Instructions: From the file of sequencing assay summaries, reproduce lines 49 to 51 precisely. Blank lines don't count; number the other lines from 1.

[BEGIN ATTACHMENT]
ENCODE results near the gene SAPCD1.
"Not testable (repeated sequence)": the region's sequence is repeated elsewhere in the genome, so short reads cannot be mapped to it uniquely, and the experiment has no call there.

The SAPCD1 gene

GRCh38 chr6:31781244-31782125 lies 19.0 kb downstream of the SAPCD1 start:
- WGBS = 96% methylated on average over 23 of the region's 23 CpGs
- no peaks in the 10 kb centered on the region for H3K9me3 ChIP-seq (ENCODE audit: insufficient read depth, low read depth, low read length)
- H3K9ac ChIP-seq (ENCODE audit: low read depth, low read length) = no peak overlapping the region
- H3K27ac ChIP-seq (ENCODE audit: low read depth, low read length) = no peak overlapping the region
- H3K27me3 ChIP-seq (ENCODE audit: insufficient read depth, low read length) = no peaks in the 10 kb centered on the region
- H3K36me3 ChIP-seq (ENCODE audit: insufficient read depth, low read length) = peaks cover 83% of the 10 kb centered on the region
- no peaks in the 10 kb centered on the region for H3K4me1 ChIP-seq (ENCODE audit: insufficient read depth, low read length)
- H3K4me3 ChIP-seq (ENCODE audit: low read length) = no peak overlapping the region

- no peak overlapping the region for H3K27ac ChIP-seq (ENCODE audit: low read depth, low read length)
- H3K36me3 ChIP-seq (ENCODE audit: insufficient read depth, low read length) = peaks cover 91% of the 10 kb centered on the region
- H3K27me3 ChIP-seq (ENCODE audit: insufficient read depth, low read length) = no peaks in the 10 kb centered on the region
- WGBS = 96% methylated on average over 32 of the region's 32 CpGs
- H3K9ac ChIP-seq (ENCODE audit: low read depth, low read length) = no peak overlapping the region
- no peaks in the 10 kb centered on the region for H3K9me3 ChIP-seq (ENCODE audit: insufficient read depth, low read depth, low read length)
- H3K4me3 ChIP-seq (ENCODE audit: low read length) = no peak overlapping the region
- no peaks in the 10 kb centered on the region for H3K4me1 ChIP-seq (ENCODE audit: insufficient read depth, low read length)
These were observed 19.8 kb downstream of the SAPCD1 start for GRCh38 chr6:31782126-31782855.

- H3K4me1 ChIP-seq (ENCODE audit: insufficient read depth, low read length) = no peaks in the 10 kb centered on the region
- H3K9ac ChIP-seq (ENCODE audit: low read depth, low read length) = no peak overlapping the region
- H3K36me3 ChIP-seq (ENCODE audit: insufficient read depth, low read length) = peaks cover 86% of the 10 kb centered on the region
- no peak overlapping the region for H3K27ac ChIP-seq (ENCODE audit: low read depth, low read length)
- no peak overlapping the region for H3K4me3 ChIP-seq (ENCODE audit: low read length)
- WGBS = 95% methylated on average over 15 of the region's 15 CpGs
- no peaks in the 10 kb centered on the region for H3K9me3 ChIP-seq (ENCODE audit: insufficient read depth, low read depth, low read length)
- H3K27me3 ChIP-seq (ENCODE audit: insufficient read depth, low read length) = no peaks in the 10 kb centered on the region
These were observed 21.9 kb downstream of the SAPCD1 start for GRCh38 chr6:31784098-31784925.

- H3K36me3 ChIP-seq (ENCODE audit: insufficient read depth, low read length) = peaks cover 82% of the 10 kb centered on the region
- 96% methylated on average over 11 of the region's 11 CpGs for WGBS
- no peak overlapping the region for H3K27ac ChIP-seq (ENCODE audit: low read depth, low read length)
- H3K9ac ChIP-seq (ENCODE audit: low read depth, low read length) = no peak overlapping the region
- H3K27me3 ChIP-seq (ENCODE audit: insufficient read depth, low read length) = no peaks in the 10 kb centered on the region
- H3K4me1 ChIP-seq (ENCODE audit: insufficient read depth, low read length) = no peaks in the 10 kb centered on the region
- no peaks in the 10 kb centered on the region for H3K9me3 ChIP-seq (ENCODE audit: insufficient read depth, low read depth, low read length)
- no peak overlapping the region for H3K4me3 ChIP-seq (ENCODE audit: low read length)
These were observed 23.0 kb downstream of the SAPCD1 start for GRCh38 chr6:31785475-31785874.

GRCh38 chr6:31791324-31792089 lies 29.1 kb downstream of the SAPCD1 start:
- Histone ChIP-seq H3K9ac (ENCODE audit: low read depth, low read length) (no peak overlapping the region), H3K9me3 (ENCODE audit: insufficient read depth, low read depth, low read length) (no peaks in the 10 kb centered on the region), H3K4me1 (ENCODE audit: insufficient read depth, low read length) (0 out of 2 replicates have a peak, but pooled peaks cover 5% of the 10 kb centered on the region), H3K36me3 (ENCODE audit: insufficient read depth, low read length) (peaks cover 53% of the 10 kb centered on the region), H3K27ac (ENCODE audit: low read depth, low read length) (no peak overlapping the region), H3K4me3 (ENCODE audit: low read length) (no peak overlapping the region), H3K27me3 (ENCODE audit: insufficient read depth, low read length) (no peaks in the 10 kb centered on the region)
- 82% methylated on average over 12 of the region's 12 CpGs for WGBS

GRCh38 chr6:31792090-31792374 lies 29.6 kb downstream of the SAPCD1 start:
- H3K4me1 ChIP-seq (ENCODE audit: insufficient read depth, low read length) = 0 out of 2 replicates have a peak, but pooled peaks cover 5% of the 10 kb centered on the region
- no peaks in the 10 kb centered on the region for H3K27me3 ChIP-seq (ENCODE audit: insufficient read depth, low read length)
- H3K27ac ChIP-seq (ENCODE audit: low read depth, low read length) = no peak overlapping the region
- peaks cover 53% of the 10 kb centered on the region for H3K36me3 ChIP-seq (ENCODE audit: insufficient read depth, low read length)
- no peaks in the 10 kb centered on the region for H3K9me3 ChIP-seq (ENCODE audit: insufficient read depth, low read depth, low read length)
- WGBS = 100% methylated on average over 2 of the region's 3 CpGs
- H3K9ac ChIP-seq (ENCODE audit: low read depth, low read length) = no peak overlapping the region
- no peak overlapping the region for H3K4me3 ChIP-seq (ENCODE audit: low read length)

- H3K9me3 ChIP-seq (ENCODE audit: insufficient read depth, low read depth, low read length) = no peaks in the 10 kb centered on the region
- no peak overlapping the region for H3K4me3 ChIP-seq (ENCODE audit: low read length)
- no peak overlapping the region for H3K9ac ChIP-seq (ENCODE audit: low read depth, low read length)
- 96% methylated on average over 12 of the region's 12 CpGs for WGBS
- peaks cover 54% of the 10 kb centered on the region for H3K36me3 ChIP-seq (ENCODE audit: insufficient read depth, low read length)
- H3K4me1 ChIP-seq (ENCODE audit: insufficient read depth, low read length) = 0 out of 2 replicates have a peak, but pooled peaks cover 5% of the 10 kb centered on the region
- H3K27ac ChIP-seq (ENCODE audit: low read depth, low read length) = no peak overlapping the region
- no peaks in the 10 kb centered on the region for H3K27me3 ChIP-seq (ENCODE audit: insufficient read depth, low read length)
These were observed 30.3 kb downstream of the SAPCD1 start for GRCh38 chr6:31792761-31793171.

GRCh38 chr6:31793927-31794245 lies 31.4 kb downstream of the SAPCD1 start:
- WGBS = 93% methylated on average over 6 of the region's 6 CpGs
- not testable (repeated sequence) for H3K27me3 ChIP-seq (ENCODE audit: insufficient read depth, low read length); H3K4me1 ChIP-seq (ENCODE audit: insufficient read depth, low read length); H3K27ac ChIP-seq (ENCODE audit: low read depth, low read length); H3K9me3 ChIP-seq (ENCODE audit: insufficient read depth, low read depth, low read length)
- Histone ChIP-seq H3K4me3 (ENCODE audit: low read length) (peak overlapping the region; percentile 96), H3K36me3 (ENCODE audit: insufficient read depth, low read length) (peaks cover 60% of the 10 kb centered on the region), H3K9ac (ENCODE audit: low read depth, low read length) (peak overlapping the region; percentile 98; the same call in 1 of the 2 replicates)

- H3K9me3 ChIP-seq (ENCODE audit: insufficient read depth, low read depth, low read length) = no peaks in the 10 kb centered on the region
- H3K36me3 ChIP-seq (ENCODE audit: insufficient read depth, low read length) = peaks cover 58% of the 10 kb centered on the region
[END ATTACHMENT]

- WGBS = 100% methylated on average over 2 of the region's 3 CpGs
- H3K9ac ChIP-seq (ENCODE audit: low read depth, low read length) = no peak overlapping the region
- no peak overlapping the region for H3K4me3 ChIP-seq (ENCODE audit: low read length)